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haha, this seems like total bullshit.

there's no WAY an experienced founder like kyle would have given 50% of the company away, especially without a vesting schedule.

Oh, you'd be surprised.

Given that the plaintiff has turned down multi-million settlement offers, and given that there's two quite reputable law firms working for the plaintiff who aren't in the habit of taking no-hoper cases, what's more likely - that the case is 'total bullshit', or that something actually was missed and overlooked in the early days that's now going to cost the company dearly?

If they initially agreed to a 50-50 split and then never nailed down the vesting paperwork or resolved the ownership issue after the plaintiff's departure - well, that's unfortunate, but that's on them.

the facts show there is no vesting schedule, i haven't seen anything that contradicts this yet.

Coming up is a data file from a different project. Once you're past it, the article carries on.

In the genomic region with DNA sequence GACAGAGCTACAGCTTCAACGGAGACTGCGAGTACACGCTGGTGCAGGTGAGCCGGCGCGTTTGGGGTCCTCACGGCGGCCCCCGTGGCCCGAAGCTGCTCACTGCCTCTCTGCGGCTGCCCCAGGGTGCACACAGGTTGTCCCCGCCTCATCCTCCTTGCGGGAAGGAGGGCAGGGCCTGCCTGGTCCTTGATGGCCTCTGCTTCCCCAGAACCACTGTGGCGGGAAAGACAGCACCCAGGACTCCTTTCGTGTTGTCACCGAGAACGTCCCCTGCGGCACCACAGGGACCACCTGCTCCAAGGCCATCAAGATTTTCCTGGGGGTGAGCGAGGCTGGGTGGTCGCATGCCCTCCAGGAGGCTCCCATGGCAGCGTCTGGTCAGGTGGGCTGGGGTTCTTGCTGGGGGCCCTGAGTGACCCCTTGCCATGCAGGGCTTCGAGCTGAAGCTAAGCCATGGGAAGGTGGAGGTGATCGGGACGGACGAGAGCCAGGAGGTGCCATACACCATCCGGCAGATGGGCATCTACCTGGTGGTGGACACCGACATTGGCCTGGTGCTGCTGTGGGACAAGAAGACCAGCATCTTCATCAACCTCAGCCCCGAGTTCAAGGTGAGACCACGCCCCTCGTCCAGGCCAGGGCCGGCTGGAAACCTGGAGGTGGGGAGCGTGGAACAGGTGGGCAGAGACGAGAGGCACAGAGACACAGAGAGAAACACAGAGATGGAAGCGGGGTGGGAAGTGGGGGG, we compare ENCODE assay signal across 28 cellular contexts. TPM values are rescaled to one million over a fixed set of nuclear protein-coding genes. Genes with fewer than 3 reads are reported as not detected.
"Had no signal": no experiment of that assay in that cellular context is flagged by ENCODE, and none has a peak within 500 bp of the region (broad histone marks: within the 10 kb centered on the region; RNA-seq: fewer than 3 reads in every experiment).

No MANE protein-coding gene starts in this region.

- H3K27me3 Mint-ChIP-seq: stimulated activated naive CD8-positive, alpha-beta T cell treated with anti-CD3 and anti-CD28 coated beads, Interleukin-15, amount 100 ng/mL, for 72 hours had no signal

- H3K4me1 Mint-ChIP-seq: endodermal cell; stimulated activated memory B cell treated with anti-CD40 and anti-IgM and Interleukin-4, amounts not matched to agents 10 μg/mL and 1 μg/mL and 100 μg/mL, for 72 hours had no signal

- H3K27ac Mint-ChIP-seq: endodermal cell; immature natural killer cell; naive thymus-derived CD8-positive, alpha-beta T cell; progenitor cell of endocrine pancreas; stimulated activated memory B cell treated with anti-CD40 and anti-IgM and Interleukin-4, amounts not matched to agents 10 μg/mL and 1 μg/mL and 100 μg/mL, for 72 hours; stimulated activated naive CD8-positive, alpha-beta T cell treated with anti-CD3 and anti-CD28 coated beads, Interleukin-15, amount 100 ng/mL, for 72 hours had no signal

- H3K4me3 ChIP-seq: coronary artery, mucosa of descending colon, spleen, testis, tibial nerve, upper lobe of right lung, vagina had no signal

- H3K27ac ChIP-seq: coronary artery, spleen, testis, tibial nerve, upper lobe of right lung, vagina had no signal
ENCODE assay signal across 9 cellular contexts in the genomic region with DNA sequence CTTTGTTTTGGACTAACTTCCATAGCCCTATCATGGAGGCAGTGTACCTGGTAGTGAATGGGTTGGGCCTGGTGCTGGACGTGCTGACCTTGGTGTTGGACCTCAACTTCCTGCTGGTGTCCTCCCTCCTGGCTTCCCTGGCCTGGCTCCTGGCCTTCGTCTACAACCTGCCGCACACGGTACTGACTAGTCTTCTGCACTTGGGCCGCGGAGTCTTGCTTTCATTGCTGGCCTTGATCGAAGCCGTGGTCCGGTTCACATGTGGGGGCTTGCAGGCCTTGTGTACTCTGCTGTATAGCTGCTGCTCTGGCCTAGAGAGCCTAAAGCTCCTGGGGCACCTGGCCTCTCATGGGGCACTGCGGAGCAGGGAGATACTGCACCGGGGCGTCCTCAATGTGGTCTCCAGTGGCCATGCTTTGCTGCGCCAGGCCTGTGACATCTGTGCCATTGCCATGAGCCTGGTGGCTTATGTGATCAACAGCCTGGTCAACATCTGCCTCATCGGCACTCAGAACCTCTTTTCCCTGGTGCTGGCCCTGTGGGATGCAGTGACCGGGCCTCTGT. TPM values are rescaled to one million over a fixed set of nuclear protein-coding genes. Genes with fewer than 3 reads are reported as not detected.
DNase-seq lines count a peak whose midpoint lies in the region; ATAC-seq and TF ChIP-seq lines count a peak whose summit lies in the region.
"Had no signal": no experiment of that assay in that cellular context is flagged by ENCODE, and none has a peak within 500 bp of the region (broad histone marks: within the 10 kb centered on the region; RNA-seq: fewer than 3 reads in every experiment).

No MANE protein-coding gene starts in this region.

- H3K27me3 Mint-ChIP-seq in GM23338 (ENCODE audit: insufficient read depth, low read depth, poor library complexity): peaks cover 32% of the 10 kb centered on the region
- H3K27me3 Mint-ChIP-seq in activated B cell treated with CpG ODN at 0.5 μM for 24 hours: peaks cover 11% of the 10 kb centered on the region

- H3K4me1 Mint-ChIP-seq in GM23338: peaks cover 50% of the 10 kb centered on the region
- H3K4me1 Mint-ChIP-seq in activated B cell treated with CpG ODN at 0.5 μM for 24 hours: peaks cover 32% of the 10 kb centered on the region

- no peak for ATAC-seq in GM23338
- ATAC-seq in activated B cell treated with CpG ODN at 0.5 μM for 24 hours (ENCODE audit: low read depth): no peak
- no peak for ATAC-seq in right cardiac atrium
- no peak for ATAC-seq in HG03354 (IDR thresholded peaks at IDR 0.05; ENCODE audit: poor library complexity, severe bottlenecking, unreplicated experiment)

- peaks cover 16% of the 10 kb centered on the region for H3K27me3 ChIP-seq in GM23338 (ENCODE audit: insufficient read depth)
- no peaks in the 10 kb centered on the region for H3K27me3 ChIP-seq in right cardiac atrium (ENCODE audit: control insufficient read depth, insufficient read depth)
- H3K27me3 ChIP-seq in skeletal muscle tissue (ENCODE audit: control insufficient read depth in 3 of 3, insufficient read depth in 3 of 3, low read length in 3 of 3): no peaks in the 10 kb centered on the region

Sam alludes to it in his blogpost...

a vesting schedule is standard and would not have been overlooked by someone who founded 2 companies w/ successful exits.

here's a direct quote from sam's post (http://blog.samaltman.com/cruise) : "Even if Jeremy had signed a stock agreement, he wouldn’t have reached the standard 1-year cliff for founders to vest any equity."

If there were an existent contract providing for a cliff, this would have been the place for him to say so. He didn't; he referred to the "standard 1-year cliff". The remaining question is, absent the signed stock agreement, what was the disposition of ownership? That should come out pretty soon here.

you are making assumptions (while are all are here too)... clearly something was overlooked to be in situation now.

but as he alludes to no agreement exists, there is no "standard" in contract terms to rely on.

i'm just reading the case as i see it. there might be more or less to this - but there were multiple opportunities for the guy to come forward especially after previous rounds.

no doubt Jeremy is opportunistic, but that doesnt really affect his claims legally if he was in fact identified as a cofounder when there is no contract in place to say otherwise.

A vesting schedule would not be missed unless...

unless it was assumed in the YC application. Thus not mentioned. Thus no evidence of a verbal agreement. Ergo it doesn't exist.

Therein lies the danger of assumptions.

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